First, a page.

You obviously have an agenda for today’s post. Why don’t you just grab Officer Wilson and squeeze the puss out of him? That’s what you’d like to do, isn’t it? It’s obvious that you’d derive far too much pleasure from the experience. St Louis will be a sick community for years to come, and then some. Get ready for it.

  4. Harry says:

    The unbalanced presentation of information in this article is disappointing. Any idiot can gather soundbites from one side of the equation and make a case. True integrity requires considering all viewpoints before coming to a conclusion.

  5. JZ71 says:

    There are multiple issues “on the table”, here, not just one – profiling, police training, “respect”, the judicial process, “fairness”, crime and punishment, appropriate use of force, witness reliability, poverty, podunk police departments, non-viable “cities”, raging hormones / young and stupid, cultural norms, racism, jobs (and the lack thereof) and personal grief versus the rule of law. Let’s take just one, one big one, profiling. The police are charged with enforcing our laws. With drunk driving, they do it two ways, by “profiling”, looking for drivers driving poorly, or by doing sobriety checkpoints, where drivers are checked randomly. The Ferguson police, in the case of the strong arm robbery that precipitated this incident, could have stopped every fifth person that they encountered or they could have looked for person matching the description of the perpetrator. Unfortunately, the description matches a large part of the population in that part of the community. Fortunately, Officer Wilson actually contacted the person videtaped doing the crime. After that, everything else followed.

    We live in a society of laws. The police are charged with enforcing these laws. Laws can be, and are, created, changed, ignored and removed based on societal norms. Certain segments are more likely to violate certain laws, while other segments are far less likely to violate the same laws. I’m sure that it sucks to be a young, black, male living in St. Louis County and to be continually profiled, but give me a better alternative. Do we ignore petty crimes done by young black males? By young white males? By young white females? I agree, using courts to fund tiny cities is a recipe for abuse, as are tiny, poorly-trained police departments. But there seems to be an undercurrent in this case that is saying that “the punishment does not fit the crime”. Yes, a public execution for shoplifting is wrong, but the shooting was not because of the original crime, it was because the suspect chose to assault a sworn police officer through the window of his SUV, and the fight was on. Yes, given the clarity of 20/20 hindsight, things could / should have been done differently – carry a taser, even if it’s uncomfortable; put two officers in the vehicle, not just one – but none of us was there and none of us does this every day that we go to work.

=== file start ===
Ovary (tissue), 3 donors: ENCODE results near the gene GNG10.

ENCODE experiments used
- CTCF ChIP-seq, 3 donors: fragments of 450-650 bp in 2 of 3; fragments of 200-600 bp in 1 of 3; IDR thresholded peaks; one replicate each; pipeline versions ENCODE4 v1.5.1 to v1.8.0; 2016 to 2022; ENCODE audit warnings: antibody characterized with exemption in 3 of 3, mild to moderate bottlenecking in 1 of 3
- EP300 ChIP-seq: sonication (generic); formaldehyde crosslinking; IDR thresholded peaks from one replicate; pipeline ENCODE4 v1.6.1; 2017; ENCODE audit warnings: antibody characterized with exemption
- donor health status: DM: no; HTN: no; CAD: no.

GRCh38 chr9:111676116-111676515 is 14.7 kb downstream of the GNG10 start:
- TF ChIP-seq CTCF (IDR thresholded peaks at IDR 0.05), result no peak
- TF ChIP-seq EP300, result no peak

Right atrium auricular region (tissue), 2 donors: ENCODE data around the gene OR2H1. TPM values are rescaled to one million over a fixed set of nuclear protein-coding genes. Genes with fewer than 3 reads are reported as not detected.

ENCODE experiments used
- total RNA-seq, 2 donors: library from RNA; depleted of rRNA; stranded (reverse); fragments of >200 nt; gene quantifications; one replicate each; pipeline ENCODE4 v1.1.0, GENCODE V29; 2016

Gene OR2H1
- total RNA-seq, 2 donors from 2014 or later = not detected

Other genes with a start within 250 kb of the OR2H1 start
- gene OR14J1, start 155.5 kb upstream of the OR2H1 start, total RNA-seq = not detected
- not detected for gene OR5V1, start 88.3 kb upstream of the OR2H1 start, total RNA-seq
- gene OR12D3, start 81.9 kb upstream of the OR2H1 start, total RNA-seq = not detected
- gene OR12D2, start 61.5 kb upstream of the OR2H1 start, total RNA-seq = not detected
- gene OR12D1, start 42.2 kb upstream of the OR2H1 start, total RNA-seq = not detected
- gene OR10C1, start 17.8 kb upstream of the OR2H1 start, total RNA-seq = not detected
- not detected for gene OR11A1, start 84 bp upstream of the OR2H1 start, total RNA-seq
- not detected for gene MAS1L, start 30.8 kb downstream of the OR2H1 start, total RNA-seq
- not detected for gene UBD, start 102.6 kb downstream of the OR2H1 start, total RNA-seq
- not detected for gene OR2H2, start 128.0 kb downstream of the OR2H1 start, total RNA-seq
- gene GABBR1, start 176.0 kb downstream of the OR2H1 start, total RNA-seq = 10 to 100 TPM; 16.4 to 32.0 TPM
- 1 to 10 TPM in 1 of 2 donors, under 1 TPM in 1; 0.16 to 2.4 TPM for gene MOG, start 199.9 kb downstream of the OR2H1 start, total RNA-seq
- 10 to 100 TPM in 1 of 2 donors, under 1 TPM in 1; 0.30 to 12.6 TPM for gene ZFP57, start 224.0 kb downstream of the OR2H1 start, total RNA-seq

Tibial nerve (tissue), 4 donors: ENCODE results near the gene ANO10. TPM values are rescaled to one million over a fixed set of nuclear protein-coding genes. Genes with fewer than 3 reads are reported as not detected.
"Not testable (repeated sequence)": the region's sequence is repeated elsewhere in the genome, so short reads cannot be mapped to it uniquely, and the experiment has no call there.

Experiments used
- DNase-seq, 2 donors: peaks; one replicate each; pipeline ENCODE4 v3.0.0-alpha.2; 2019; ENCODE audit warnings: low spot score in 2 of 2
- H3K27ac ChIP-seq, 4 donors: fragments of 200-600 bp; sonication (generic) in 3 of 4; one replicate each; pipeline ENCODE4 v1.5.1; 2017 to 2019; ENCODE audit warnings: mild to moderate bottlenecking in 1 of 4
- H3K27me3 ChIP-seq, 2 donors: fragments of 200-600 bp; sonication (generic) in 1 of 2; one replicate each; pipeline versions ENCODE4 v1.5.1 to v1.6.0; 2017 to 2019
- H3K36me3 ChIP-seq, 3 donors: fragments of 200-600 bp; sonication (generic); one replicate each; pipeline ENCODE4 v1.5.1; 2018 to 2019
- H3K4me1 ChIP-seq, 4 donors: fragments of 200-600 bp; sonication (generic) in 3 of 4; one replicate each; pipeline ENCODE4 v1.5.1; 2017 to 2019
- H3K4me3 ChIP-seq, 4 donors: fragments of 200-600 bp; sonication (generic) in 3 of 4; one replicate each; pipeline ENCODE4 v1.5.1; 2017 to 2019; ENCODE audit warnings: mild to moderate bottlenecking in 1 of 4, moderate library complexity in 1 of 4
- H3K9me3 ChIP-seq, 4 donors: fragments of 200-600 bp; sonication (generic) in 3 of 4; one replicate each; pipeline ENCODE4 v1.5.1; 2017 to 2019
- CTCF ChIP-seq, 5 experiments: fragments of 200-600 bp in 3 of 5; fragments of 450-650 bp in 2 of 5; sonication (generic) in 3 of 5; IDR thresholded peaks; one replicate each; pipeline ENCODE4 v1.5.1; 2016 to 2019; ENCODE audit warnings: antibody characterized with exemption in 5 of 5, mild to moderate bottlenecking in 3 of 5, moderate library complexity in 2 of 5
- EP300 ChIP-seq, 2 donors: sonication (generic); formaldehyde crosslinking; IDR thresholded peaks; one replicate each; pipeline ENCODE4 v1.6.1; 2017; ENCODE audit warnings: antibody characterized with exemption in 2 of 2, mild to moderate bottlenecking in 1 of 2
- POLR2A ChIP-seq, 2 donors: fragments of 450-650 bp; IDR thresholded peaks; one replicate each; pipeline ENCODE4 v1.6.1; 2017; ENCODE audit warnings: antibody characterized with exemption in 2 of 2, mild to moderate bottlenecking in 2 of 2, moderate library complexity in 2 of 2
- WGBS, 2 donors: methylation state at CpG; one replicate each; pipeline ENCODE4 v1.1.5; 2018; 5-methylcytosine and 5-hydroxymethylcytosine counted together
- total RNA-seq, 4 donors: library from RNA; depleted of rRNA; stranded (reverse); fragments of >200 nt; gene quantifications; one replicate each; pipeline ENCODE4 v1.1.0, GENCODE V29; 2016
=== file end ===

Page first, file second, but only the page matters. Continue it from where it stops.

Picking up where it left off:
We live in an imperfect world and we all, at times, make poor choices. The grand jury did the best job that they could, and we need to live with their decision. The court system is purposely structured to let a guilty person free rather than convict an innocent person – reasonable doubt – and even that fails, on occasion. If the grand jury had decided to indict, there is little likelihood that a conviction would have happened at trial, especially a conviction for murder. We give our police lethal powers for a reason, they have to deal with people that may want to hurt or to kill them (or us). The police are our surrogates, they get in the faces of the criminals so that we don’t have to. If we want to live in “safe” communities, we have only two options, we can either have the police doing, at times, some pretty unsavory things, or we can all respect each other, follow the Ten Commandments and the Missouri Revised Statuts, to the letter, and have no need for the police. I don’t live in a fantasy world, I acknowledge that crime happens, and I want to have a well-trained and well-equipped police force to enforce our laws.

  6. kingcage says:

    Of course, he had to have done something underhanded and probably illegal. Something must be wrong with honest and tough on crime. That is why he has kept the job so long.